Post Partum Principles of Diagnosis and Treatment

I am currently working as a co-author on a book that will be published through People’s Medical Publishing House in Beijing.  The book is a gynecology text made up of case studies and discussions on a variety of topics.  I asked the publishers if I could use some of the material I am working on in my blog post here and they were happy to allow that.  I am posting a short bit of a chapter on postpartum dizziness and postpartum tetany here.  It starts with a case study and my commentary follows.

I think this chapter is useful not only for the specific treatment of postpartum dizziness and tetany but also because some basic diagnostic skills for postpartum women are described.  In addition, I think that the use of classic formulas here will be of interest to many of you! I hope this is useful for those of you who are working with women after pregnancy.

Case Study from a Chinese Obstetric and Gynecology clinic:

Postpartum Tetany

Postpartum tetany refers to rigid nape and back, convulsions of the limbs, and even clenched jaws and arched-back rigidity that occurs during the postpartum period. It is also known as “postpartum tetany wind”, “postpartum fright wind” and “postpartum wind”. It is one of the three major postpartum conditions.

Etiologies include the internal factor of blood loss damaging liquid and the external factor of contraction of external evil. The internal factor is more predominant. The pathomechanism involves blood loss leading to malnourishment of sinews and vessels, or evil toxin affecting the channels and collaterals.

Commonly seen patterns include yin blood depletion and contraction of evil toxin.

CASE STUDY

Ms. Wang, age 21.

Chief complaint: Convulsion with clenched jaw for four days.

The patient delivered a healthy boy with relatively profuse bleeding. One month after labor, she contracted wind outdoor at noon. Around nine p.m. she presented upward staring eyes, clenched jaw, rigid neck and nape, tremor of the upper left limb, slight shaking of other body parts, and clouding of consciousness. After pinching was applied to shuĭ gōu (DU 26), the patient regained consciousness, and her clenched jaw and tremors were relieved. The symptoms would reoccur every two to four hours. There were dizziness and heart palpitations before each onset, followed by upward staring eyes, clenched jaws, twitching of the upper left limb and tremor. All symptoms would cease after approximately two minutes.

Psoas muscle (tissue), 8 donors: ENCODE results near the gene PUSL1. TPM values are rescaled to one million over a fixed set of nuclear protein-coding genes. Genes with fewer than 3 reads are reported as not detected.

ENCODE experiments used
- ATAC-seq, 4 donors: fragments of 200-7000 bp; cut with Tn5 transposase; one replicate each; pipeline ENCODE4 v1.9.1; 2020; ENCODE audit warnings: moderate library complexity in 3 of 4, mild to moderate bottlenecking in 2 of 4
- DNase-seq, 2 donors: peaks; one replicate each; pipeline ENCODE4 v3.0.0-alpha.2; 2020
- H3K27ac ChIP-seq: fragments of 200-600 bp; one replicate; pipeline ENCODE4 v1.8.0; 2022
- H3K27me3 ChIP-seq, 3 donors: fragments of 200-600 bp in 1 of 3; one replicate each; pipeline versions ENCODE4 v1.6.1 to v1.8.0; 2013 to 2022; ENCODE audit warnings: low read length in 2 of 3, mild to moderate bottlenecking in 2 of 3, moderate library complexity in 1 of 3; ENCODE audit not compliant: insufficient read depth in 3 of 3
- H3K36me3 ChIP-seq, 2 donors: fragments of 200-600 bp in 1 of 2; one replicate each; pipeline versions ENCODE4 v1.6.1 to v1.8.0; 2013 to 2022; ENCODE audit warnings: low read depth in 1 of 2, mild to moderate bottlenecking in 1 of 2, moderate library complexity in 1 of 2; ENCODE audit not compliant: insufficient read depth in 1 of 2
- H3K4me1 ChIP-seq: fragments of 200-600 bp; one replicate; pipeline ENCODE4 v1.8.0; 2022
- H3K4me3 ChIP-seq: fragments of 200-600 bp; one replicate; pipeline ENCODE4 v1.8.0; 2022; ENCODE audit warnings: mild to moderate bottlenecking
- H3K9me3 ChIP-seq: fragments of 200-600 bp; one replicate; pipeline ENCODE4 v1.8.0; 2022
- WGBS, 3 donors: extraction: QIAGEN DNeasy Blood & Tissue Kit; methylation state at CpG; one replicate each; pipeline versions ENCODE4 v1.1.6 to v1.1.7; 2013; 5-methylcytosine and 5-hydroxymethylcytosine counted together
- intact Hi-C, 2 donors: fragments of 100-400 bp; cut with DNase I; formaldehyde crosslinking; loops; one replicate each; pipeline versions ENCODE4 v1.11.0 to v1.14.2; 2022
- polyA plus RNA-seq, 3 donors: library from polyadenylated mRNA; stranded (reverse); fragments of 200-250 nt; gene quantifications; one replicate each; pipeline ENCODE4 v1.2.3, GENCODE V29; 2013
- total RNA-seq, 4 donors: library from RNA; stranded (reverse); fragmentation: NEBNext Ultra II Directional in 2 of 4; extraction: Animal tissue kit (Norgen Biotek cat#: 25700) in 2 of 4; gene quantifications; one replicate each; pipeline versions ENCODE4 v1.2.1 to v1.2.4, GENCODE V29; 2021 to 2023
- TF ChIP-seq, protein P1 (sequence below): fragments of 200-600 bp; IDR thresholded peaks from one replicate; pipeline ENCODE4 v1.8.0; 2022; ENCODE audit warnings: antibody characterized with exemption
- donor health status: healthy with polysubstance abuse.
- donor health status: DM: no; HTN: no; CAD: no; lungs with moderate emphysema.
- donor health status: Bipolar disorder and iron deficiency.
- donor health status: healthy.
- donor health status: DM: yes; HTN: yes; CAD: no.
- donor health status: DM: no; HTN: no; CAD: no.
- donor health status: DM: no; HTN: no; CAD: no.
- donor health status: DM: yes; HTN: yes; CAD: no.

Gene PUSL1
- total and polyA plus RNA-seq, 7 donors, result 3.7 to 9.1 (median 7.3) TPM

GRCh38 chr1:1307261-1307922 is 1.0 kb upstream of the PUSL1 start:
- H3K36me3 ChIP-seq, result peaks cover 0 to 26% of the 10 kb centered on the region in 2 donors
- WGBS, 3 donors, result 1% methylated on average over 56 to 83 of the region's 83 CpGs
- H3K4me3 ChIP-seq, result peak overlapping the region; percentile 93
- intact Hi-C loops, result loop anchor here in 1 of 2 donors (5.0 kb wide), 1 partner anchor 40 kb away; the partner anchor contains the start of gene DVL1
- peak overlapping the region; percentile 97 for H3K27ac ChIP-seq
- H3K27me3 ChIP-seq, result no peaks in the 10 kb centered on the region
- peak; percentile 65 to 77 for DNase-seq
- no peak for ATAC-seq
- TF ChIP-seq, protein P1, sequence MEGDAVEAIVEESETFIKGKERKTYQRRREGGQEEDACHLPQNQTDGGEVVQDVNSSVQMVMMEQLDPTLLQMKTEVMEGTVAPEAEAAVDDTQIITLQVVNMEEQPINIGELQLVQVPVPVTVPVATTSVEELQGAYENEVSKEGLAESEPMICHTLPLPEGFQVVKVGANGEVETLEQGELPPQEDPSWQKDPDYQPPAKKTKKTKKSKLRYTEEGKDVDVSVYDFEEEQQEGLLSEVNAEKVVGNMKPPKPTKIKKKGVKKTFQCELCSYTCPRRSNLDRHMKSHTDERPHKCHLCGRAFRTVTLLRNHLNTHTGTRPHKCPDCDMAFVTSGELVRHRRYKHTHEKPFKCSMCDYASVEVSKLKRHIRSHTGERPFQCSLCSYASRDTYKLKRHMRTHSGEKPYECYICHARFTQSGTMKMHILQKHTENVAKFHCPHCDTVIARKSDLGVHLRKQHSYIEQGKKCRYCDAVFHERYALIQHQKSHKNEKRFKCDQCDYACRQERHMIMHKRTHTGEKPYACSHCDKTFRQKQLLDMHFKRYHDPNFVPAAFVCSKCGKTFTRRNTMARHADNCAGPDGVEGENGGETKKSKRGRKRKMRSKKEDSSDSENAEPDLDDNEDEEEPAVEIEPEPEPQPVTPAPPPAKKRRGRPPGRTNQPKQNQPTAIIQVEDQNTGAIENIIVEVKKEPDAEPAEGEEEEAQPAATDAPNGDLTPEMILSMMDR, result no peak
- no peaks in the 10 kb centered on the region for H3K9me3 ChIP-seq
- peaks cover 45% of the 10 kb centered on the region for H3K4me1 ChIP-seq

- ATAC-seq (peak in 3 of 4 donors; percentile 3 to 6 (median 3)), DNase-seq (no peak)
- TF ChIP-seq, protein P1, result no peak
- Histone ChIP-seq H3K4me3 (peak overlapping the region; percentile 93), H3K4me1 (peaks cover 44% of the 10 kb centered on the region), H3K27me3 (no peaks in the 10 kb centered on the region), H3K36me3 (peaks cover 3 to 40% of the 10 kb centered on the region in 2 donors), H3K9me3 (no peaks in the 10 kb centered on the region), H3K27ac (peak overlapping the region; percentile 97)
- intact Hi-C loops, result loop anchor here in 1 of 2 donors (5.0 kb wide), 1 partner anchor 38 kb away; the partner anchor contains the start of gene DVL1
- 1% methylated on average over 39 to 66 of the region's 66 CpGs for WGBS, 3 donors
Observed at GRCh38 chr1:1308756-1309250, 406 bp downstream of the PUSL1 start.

Three days after the initial onset, patient was conscious with no rigidity of the neck or nape during the onset; however, convulsion recurred more frequently. Phenobarbital and Năo Lè Jìng (Naolejing Syrup) had been applied for three days with no observable effect. Patient was admitted with suspected epilepsy.

History: No history of epilepsy or convulsion

Physique examination: BT temperature. BP 132/110mm Hg

Physicochemical examination: Blood routine: Hb120g/L, WBC 5×109/L, neutral 0.69, lymph 0.41, ESR10mm/h. No other abnormality.

Procedure:

1. Clarify the triggering factors, chief manifestations, and the tongue and pulse images.

2. Clarify the etiologies, nature of condition, and the affected organs.

3. Establish the diagnosis and presenting pattern for the condition.

4. Clarify the treatment methods and selected medicinals.

Pattern Differentiation:

During child labor, there is profuse blood loss that leads to liquid and blood depletion and malnourishment of the sinews and vessels, and liver wind stirring results. Child labor also damages qi. Sweating after delivery causes insecurity of exterior yang and disharmony of ying and wei. Although it has been a month since the child labor, the original qi has not been restored and the interstices are not secured, therefore the woman contracts wind evil outdoor, which then triggers the internal wind and results in tetany.

As stated in Essentials from the Golden Cabinet: Postpartum Disease (Jīn Guì Yào Lüè: Fù Rén Chăn Hòu Bìng), “After labor, there is blood deficiency, profuse sweating, and susceptibility to wind stroke that causes tetany.”